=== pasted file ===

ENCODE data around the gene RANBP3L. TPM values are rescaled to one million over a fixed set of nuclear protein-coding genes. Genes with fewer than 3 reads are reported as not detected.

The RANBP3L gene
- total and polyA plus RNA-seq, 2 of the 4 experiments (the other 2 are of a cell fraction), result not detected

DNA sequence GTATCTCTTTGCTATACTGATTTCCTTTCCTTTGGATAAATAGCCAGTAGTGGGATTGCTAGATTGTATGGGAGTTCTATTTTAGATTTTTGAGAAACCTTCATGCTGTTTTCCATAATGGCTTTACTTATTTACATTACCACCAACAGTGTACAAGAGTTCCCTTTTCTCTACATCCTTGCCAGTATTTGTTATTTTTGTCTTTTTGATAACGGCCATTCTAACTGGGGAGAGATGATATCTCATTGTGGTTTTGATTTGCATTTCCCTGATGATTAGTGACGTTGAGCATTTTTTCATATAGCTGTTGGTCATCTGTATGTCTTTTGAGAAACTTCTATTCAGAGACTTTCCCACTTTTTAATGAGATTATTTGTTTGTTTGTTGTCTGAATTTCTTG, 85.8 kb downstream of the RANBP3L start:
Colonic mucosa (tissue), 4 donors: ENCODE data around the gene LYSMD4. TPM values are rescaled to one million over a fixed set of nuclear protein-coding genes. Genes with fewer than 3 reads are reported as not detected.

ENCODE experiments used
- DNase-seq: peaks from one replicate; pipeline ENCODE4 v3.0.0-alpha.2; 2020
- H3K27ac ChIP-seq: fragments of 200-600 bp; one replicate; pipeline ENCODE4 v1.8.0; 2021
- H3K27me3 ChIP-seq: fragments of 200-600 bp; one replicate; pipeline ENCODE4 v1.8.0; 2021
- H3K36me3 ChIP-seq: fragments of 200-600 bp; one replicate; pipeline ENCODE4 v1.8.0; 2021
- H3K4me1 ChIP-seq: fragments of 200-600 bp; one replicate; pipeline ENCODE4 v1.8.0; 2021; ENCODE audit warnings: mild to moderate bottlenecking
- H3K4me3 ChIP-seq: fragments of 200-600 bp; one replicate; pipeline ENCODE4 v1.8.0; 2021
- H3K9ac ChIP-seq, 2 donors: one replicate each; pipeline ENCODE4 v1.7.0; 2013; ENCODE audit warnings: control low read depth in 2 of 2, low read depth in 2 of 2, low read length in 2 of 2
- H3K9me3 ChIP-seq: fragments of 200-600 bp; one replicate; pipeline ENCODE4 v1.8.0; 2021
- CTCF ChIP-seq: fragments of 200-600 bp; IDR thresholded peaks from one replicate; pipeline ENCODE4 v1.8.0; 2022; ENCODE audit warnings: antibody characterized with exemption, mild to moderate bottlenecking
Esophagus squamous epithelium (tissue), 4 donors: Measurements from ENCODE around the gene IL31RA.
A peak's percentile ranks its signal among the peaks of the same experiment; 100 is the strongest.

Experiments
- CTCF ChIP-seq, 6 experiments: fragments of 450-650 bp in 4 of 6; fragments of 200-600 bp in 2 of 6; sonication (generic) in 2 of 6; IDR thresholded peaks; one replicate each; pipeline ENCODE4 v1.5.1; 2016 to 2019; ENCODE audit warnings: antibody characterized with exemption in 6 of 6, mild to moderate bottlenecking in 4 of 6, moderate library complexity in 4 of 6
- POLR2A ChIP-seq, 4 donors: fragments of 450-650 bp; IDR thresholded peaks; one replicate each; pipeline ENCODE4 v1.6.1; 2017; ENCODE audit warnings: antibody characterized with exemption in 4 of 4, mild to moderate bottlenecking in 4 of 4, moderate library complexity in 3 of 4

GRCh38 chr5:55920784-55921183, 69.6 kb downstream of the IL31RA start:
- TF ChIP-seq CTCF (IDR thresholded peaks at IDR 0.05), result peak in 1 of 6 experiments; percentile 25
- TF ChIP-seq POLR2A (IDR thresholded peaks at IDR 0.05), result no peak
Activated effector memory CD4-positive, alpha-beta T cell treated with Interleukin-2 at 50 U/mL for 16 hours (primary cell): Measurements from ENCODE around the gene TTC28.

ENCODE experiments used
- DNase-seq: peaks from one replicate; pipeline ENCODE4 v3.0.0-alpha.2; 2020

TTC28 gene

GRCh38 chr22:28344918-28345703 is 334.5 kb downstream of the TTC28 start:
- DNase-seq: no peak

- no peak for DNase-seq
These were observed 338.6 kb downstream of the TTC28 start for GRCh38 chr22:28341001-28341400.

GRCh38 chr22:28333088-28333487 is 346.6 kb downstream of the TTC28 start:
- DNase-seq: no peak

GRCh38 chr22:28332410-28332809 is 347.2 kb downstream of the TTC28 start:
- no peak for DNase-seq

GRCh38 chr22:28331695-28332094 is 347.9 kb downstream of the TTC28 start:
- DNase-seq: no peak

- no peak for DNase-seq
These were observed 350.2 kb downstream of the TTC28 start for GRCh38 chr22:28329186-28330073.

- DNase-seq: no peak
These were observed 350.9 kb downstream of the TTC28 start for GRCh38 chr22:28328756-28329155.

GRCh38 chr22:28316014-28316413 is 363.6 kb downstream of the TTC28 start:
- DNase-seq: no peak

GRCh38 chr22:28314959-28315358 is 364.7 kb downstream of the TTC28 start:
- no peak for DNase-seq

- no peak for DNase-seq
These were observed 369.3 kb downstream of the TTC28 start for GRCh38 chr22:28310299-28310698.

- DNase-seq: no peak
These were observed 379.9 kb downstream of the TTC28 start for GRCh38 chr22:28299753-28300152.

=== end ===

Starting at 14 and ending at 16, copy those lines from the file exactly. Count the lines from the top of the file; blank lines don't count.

- H3K9me3 ChIP-seq: fragments of 200-600 bp; one replicate; pipeline ENCODE4 v1.8.0; 2021
- CTCF ChIP-seq: fragments of 200-600 bp; IDR thresholded peaks from one replicate; pipeline ENCODE4 v1.8.0; 2022; ENCODE audit warnings: antibody characterized with exemption, mild to moderate bottlenecking
Esophagus squamous epithelium (tissue), 4 donors: Measurements from ENCODE around the gene IL31RA.